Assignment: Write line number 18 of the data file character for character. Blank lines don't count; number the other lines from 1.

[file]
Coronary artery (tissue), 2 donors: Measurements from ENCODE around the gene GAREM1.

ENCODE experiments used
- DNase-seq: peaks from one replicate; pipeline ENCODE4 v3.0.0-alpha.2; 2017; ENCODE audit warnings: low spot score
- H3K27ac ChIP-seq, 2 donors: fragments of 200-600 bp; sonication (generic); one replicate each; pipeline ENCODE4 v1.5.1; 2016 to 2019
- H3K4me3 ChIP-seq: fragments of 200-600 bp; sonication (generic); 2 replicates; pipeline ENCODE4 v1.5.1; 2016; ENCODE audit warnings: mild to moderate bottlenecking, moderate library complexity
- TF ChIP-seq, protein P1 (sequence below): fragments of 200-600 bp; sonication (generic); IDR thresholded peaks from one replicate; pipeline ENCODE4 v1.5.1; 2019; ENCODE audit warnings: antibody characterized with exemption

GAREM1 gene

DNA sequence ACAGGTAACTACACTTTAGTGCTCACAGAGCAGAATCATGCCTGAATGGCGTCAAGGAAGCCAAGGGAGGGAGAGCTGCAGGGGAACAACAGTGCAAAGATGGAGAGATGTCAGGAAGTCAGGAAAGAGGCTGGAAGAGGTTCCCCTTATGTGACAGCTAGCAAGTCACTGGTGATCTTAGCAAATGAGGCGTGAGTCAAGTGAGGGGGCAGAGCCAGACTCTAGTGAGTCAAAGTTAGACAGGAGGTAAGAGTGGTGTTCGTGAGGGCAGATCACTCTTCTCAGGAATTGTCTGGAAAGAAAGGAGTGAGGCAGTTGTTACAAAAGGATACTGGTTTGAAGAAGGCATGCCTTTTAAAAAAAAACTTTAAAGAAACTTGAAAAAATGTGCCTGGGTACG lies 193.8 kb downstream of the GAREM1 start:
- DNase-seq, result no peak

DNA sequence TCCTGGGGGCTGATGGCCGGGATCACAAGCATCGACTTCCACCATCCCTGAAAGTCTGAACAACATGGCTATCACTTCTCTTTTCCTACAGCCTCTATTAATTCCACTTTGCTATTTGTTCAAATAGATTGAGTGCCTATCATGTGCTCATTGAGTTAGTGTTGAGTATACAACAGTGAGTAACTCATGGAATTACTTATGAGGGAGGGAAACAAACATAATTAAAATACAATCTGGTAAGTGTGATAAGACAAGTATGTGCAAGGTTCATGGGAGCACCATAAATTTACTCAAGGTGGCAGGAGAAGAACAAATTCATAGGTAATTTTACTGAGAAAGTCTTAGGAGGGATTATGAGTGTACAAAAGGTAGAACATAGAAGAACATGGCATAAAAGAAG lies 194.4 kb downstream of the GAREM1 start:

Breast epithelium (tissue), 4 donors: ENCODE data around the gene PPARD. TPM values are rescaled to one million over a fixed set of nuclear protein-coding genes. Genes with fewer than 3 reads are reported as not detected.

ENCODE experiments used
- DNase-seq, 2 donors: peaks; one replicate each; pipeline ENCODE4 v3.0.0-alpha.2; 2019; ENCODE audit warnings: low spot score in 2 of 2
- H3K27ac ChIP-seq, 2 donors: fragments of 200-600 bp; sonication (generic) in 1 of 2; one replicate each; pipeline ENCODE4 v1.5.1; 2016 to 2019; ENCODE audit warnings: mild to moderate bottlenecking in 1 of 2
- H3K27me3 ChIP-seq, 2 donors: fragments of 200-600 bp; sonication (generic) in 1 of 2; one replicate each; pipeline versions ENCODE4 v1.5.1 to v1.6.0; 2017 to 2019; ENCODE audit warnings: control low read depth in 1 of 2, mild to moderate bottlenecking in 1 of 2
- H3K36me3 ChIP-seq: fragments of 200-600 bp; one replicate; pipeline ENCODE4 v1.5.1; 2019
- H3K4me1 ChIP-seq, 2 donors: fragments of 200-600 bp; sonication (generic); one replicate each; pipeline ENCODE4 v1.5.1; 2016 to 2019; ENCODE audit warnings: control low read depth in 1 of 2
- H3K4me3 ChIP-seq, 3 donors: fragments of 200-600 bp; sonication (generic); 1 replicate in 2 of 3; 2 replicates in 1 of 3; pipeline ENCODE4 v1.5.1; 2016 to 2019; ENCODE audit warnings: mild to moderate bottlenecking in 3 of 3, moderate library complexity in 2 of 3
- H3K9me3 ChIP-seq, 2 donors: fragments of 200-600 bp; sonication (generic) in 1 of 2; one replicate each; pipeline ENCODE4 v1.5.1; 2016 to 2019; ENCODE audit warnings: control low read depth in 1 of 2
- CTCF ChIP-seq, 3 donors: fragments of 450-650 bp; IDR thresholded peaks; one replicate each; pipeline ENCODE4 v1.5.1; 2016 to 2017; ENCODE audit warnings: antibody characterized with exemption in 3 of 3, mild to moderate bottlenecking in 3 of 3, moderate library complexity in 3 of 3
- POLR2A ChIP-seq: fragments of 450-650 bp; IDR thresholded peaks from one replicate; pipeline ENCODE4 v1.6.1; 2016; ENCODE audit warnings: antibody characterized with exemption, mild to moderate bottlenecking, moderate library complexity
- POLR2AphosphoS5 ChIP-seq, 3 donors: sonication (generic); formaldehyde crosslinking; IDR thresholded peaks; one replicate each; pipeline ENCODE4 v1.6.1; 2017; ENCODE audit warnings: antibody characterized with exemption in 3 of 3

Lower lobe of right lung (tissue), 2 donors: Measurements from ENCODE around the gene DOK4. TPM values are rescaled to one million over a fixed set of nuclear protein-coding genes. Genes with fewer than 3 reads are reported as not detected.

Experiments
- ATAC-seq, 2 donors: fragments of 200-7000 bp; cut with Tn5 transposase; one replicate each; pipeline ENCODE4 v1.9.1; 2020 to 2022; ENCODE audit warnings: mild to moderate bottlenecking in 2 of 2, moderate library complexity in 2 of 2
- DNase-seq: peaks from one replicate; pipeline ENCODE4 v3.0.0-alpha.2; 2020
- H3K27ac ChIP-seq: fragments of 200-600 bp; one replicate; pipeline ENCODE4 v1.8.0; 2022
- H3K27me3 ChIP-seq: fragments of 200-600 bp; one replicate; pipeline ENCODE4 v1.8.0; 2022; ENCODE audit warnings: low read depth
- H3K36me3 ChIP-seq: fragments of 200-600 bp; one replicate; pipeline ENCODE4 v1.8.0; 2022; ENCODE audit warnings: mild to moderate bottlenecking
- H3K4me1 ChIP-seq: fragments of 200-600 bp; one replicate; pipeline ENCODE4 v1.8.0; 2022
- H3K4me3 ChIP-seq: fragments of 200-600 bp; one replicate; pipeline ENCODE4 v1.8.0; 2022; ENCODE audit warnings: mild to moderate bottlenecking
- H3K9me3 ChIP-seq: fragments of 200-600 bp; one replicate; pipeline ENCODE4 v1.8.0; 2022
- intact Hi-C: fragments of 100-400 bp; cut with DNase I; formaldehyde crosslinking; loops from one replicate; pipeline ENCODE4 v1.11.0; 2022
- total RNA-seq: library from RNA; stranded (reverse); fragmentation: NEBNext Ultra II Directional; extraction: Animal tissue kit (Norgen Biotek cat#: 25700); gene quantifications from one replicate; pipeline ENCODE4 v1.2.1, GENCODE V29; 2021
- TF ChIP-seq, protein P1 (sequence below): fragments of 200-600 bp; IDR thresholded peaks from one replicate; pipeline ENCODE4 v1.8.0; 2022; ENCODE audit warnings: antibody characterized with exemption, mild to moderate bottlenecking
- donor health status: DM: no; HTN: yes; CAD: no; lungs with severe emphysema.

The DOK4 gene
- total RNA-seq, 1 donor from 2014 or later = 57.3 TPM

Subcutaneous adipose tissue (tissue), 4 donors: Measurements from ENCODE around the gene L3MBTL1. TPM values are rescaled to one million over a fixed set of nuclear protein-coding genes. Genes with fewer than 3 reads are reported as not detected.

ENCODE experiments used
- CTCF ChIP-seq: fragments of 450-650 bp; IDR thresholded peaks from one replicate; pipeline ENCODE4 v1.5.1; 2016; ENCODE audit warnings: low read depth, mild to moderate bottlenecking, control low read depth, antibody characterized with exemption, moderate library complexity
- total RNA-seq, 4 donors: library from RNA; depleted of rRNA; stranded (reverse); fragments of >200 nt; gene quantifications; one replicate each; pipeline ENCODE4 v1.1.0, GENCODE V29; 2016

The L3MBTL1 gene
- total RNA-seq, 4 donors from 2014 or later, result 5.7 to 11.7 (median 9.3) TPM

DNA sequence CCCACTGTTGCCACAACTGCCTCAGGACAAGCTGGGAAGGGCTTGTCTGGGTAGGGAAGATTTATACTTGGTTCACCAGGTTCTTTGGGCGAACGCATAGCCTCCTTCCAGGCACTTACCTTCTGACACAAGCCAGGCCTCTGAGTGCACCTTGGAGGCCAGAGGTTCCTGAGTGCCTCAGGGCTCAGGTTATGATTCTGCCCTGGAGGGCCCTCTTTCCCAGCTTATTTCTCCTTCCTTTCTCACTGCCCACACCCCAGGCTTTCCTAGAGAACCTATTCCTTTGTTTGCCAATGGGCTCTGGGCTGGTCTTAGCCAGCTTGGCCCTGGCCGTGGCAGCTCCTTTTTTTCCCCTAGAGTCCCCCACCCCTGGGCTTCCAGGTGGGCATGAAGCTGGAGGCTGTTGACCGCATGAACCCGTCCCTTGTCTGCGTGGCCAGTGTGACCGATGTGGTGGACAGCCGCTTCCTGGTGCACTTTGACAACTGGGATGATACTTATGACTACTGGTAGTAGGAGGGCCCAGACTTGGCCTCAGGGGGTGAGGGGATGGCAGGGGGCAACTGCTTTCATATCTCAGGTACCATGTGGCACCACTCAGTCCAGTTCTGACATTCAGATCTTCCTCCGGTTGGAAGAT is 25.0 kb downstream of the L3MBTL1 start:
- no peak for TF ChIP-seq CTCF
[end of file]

- H3K4me3 ChIP-seq, 3 donors: fragments of 200-600 bp; sonication (generic); 1 replicate in 2 of 3; 2 replicates in 1 of 3; pipeline ENCODE4 v1.5.1; 2016 to 2019; ENCODE audit warnings: mild to moderate bottlenecking in 3 of 3, moderate library complexity in 2 of 3